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Title: El dret de l'espai ultraterrestre: visió i prespectives de la seva futura titularitat i explotació dels recursos
Author: Victorino Sanchez, Juan Victor
Tutor: Laspalas Zanuy, Víctor
Keywords: Space law
resource exploitation
Issue Date: 16-Jun-2021
Publisher: Universitat Oberta de Catalunya (UOC)
Abstract: The relatively new Space Law or Outer Space Law, is gaining importance, and in particular two of the specific and at the same time indissoluble aspects of it, which although it faces incipiently will have in the future a very great importance: (i) its ownership and (ii) the appropriation and exploitation of its natural resources. A great deal of science fiction shows us a future where natural resources beyond planet Earth are appropriated and exploited: from the malevolent private company of the Alían Saga (1979), through the mining concessions to the company Cono-am27 on titanium to the moon Ion of the film Zero Atmosphere (1983), the ruler-owner of l'Sido-Colony to the planet Mars of Total Defiance (1990), the lunar exploitation Moon (2009), where l'helium-3 is exploited; and as many other literary works and of the big screen. Others have been more scientific in nature, such as the now classic and almost cult Foundation Series by Isaac Asimov (1982-1992), Cosmos (1980) and A Pale Blue Dot: A Vision of the Human Future in Space (1994) by Carl Sagan, or the Mars Trilogy: Red Mars, Blue Mars and Green Mars by Kim Stanley Robinson (1992-1996). Authors such as John S. Lewis in his Mining the Sky: Untold Riches from the Asteroids, Comets, and Planets (1997), suggest that in our Solar System alone, there are resources to support a population of up to 10 quadrillions of humans. When the world's agencies and countries have yet to agree on how to establish many of the parameters for the future exploitation of resources such as the seafloor (i.e., beyond the limits of 12 nautical miles (NM) national territorial waters), or what regime will eventually apply to Antarctica when the treaty on Antarctica expires (IEEE, 2018), humans are already thinking about outer space. This is thanks to the scientific and technological advances that, since the end of the 1950s, will make it no longer imaginary, but real, to reach space and take advantage of its natural resources. The document signed by the now former president of the United States, Donald J. Trump (TIME, 2020) by which, in the midst of the Covid-19 pandemic, he intended to privatize the Moon, breaking the spirit of the Agreement Governing the Activities of States on the Moon and Other Celestial Bodies, known as the Moon Treaty signed in 1979 and entered into force in 1984 (UNOOSA, 1979), is one of the indications that sooner or later (in fact it is already happening) there will be a race both of countries and corporations, entities and all types of companies, for the ownership of outer space and to exploit what it contains. And for what reason? Well, it would be none other than the ancient and human desire to dominate and exploit natural resources, so that the space race would no longer be just a matter of prestige and scientific and technological progress, but an economic issue. A recent example can be found in the sending to the hidden face of the Moon of the Chinese exploration probe Chang'e-4, and it is speculated that China has not sent it only to recognize the map and study that area, but because there have been found huge reserves of helium-3, considered as the ideal fuel for cold fusion and that could reach energy the entire planet for thousands of years. (BBVA, 2019). Even already and as it is usual to the humanity, a problem of the environment is glimpsed. In the Earth's orbit there is already garbage, estimated at more than 780,000 objects (INFOESPACIAL, 2017), and humanity and its activity in space have just begun.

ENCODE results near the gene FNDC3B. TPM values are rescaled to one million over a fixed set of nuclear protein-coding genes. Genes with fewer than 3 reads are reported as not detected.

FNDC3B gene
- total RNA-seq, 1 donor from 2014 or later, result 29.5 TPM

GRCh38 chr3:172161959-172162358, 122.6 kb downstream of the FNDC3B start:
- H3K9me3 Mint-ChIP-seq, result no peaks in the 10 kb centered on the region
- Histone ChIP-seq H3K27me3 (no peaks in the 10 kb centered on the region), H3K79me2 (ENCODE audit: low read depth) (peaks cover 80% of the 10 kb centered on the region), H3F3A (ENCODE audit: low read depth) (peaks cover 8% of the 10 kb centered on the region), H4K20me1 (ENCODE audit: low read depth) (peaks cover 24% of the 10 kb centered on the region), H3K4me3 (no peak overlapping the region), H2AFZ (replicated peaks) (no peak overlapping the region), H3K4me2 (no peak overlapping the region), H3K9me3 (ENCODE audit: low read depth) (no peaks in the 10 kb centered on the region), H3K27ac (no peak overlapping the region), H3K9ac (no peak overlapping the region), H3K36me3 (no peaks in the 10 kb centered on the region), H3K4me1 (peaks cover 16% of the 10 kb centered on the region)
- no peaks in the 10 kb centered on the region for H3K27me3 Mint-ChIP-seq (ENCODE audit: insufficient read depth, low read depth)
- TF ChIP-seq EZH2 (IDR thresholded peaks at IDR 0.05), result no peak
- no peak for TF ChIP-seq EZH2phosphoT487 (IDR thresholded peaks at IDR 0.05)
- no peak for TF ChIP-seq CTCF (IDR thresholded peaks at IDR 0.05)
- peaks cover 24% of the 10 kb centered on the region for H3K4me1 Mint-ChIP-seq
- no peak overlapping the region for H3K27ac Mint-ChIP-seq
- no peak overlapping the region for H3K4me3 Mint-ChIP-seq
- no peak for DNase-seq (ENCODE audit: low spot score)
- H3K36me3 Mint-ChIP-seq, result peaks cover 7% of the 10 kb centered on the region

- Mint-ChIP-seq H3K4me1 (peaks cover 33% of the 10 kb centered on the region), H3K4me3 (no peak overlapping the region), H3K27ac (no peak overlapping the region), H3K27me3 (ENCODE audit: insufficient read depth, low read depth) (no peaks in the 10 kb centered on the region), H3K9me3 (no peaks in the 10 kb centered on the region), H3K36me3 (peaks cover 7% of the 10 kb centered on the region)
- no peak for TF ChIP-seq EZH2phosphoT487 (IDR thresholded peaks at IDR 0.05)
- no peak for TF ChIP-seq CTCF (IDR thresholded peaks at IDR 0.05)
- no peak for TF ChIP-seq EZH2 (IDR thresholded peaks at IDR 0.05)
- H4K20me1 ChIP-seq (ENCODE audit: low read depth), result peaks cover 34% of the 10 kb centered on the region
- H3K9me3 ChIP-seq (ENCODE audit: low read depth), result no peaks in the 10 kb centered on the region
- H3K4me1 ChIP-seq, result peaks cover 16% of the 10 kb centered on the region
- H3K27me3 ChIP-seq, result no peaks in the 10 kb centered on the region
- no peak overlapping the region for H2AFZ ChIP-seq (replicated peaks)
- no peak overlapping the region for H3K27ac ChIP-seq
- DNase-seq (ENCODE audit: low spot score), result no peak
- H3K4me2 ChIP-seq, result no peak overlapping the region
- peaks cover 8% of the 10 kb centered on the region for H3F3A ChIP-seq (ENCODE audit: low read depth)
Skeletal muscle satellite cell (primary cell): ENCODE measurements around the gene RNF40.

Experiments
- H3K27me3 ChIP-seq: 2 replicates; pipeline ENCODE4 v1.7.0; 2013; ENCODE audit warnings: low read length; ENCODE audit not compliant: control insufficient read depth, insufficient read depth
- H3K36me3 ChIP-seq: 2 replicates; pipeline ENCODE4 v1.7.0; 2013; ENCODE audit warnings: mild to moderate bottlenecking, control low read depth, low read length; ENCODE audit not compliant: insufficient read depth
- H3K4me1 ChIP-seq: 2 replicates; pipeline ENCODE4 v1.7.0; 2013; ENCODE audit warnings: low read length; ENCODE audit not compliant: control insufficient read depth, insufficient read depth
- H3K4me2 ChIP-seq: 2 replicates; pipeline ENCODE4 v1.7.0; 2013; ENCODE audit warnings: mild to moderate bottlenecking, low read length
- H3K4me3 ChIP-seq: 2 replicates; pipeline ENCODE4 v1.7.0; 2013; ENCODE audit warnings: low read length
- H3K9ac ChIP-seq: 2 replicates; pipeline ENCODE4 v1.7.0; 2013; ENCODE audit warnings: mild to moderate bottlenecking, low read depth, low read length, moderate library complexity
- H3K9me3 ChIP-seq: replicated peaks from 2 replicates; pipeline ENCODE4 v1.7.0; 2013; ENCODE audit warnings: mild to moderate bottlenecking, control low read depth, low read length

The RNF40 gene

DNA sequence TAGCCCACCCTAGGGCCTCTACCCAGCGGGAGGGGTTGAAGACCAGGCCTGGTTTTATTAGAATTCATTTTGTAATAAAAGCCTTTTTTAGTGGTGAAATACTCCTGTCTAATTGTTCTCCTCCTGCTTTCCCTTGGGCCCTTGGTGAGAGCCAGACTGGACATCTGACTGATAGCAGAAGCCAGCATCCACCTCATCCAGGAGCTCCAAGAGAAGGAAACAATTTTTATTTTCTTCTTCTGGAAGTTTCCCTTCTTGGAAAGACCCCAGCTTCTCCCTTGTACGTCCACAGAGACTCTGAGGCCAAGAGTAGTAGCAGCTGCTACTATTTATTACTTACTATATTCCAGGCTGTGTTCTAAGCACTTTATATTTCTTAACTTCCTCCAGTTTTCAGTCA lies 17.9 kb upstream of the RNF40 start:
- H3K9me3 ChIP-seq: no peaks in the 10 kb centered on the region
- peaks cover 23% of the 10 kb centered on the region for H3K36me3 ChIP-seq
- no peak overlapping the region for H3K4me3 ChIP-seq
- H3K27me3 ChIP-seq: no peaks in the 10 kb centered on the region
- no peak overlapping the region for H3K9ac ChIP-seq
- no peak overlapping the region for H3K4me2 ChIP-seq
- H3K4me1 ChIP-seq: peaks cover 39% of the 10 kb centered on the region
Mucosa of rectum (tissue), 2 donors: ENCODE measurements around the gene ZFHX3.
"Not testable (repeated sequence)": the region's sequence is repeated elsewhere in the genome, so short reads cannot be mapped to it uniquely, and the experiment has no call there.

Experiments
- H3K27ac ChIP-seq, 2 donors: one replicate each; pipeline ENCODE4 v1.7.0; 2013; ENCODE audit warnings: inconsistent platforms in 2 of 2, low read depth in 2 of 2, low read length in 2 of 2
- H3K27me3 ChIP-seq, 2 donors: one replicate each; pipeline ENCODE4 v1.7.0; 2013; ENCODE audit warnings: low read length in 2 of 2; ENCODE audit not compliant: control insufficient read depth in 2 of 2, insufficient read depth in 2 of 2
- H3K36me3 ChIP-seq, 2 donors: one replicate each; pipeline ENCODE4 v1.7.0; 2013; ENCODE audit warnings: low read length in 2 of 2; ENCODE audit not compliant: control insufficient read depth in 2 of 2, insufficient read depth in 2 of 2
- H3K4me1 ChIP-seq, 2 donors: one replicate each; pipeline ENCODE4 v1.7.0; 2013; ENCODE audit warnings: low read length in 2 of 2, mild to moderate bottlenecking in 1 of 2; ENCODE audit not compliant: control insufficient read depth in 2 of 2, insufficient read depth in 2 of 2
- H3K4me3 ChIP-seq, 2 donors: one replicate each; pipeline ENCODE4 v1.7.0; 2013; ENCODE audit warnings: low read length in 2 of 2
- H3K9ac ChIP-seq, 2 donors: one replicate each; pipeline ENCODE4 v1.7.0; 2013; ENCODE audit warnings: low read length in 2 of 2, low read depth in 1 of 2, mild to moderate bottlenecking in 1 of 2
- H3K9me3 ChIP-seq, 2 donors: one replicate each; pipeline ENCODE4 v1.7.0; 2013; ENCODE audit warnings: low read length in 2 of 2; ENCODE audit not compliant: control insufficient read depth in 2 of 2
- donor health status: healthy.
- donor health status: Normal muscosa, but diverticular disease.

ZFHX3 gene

Language: Catalan
Appears in Collections:Bachelor thesis, research projects, etc.

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